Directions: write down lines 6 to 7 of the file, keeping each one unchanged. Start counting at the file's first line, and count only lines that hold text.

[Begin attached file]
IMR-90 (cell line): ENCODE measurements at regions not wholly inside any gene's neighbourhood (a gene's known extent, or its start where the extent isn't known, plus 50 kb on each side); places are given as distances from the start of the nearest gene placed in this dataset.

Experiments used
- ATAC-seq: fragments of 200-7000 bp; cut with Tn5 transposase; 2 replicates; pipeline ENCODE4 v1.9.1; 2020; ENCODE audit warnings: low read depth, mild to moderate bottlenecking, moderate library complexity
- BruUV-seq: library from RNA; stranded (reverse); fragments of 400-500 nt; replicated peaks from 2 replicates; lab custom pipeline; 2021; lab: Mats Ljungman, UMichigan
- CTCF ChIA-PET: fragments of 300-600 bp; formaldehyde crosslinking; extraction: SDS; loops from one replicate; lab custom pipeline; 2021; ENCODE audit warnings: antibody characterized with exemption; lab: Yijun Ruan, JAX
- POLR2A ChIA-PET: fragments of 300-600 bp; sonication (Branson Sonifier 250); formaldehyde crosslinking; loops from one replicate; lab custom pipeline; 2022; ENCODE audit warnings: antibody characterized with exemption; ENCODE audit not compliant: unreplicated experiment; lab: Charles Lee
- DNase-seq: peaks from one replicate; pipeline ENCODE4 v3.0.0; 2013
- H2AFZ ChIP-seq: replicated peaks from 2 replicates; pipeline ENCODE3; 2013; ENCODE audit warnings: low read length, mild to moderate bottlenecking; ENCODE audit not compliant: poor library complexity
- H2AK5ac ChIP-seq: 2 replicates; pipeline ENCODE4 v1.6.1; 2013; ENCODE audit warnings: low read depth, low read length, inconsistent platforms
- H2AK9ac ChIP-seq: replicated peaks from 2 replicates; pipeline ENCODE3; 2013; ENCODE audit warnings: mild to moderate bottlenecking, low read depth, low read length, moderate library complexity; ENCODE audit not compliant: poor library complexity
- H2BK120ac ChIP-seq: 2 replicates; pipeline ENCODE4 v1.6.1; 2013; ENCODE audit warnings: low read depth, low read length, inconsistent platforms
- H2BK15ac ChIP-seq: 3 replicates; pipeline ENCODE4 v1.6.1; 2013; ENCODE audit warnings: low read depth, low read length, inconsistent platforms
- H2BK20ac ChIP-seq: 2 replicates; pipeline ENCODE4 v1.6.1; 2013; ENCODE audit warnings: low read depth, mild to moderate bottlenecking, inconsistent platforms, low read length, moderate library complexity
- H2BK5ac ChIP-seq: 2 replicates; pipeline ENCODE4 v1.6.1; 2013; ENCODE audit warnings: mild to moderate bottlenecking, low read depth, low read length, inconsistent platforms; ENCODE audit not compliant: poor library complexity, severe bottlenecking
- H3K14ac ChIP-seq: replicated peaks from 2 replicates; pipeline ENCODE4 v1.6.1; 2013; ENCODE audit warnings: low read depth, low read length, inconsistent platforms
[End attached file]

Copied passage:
- POLR2A ChIA-PET: fragments of 300-600 bp; sonication (Branson Sonifier 250); formaldehyde crosslinking; loops from one replicate; lab custom pipeline; 2022; ENCODE audit warnings: antibody characterized with exemption; ENCODE audit not compliant: unreplicated experiment; lab: Charles Lee
- DNase-seq: peaks from one replicate; pipeline ENCODE4 v3.0.0; 2013